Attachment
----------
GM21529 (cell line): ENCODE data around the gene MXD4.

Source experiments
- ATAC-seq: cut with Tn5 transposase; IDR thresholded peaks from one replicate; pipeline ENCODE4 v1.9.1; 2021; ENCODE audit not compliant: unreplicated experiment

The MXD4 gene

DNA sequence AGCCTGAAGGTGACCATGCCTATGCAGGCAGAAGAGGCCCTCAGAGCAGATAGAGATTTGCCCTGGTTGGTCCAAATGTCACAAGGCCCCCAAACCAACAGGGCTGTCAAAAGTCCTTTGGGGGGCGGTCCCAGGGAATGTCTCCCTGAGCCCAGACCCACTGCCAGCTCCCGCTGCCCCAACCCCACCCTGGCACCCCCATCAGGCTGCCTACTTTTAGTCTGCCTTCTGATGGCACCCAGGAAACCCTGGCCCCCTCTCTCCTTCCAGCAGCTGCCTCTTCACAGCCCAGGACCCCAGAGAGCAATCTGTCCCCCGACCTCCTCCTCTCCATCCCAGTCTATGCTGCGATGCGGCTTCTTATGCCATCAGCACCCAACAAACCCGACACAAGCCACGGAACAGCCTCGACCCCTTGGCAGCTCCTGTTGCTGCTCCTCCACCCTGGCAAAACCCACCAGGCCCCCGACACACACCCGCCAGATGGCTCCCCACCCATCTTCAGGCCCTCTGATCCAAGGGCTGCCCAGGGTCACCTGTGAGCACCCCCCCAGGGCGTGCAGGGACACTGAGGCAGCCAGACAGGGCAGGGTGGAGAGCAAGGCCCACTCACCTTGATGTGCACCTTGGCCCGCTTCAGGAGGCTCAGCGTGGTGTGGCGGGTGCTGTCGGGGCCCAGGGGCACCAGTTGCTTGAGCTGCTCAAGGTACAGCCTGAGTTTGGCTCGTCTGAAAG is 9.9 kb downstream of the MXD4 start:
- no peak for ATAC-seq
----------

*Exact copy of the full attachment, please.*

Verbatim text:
GM21529 (cell line): ENCODE data around the gene MXD4.

Source experiments
- ATAC-seq: cut with Tn5 transposase; IDR thresholded peaks from one replicate; pipeline ENCODE4 v1.9.1; 2021; ENCODE audit not compliant: unreplicated experiment

The MXD4 gene

DNA sequence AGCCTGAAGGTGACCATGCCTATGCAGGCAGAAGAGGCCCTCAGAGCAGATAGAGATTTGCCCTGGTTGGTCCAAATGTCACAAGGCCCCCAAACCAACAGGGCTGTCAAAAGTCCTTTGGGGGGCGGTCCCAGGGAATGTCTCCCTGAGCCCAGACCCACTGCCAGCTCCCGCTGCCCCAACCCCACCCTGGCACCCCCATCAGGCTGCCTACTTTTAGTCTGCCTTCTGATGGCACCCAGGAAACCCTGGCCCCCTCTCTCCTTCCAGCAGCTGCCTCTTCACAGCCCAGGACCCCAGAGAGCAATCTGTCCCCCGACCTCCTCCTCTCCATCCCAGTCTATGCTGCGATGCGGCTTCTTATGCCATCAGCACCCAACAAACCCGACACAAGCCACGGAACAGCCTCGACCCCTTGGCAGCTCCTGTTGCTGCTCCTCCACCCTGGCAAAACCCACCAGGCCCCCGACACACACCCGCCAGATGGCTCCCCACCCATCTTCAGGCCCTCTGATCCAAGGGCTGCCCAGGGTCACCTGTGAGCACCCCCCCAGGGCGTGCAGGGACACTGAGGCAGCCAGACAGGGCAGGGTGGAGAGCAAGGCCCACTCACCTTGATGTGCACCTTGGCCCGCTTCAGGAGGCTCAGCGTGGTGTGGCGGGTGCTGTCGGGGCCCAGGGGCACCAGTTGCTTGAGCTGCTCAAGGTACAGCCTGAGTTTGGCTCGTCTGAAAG is 9.9 kb downstream of the MXD4 start:
- no peak for ATAC-seq